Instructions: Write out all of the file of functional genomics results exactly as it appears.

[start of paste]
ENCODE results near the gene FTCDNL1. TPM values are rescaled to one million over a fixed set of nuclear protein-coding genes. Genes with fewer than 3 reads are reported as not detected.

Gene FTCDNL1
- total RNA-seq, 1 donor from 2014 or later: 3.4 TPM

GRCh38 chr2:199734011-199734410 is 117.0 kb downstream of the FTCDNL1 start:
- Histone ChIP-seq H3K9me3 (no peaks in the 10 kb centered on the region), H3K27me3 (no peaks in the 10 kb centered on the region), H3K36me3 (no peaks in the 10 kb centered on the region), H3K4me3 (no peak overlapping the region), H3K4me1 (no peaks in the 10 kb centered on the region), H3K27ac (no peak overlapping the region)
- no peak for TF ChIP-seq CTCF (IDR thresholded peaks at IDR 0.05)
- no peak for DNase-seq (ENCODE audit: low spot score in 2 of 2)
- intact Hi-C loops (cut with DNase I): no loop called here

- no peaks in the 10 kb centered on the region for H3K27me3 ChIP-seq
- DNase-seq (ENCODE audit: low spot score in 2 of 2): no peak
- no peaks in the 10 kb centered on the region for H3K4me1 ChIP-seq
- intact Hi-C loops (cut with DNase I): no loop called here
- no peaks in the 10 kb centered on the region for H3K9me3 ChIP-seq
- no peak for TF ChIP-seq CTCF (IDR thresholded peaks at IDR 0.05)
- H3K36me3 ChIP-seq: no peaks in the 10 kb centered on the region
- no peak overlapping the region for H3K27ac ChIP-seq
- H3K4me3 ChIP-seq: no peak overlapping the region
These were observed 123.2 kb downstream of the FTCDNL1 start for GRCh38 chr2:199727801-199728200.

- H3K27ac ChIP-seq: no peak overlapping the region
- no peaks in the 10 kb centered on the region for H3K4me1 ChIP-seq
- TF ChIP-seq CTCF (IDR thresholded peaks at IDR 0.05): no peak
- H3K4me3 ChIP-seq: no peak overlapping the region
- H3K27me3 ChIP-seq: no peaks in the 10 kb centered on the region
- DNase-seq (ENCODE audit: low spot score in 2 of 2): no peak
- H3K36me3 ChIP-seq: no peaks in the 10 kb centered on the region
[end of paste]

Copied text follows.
ENCODE results near the gene FTCDNL1. TPM values are rescaled to one million over a fixed set of nuclear protein-coding genes. Genes with fewer than 3 reads are reported as not detected.

Gene FTCDNL1
- total RNA-seq, 1 donor from 2014 or later: 3.4 TPM

GRCh38 chr2:199734011-199734410 is 117.0 kb downstream of the FTCDNL1 start:
- Histone ChIP-seq H3K9me3 (no peaks in the 10 kb centered on the region), H3K27me3 (no peaks in the 10 kb centered on the region), H3K36me3 (no peaks in the 10 kb centered on the region), H3K4me3 (no peak overlapping the region), H3K4me1 (no peaks in the 10 kb centered on the region), H3K27ac (no peak overlapping the region)
- no peak for TF ChIP-seq CTCF (IDR thresholded peaks at IDR 0.05)
- no peak for DNase-seq (ENCODE audit: low spot score in 2 of 2)
- intact Hi-C loops (cut with DNase I): no loop called here

- no peaks in the 10 kb centered on the region for H3K27me3 ChIP-seq
- DNase-seq (ENCODE audit: low spot score in 2 of 2): no peak
- no peaks in the 10 kb centered on the region for H3K4me1 ChIP-seq
- intact Hi-C loops (cut with DNase I): no loop called here
- no peaks in the 10 kb centered on the region for H3K9me3 ChIP-seq
- no peak for TF ChIP-seq CTCF (IDR thresholded peaks at IDR 0.05)
- H3K36me3 ChIP-seq: no peaks in the 10 kb centered on the region
- no peak overlapping the region for H3K27ac ChIP-seq
- H3K4me3 ChIP-seq: no peak overlapping the region
These were observed 123.2 kb downstream of the FTCDNL1 start for GRCh38 chr2:199727801-199728200.

- H3K27ac ChIP-seq: no peak overlapping the region
- no peaks in the 10 kb centered on the region for H3K4me1 ChIP-seq
- TF ChIP-seq CTCF (IDR thresholded peaks at IDR 0.05): no peak
- H3K4me3 ChIP-seq: no peak overlapping the region
- H3K27me3 ChIP-seq: no peaks in the 10 kb centered on the region
- DNase-seq (ENCODE audit: low spot score in 2 of 2): no peak
- H3K36me3 ChIP-seq: no peaks in the 10 kb centered on the region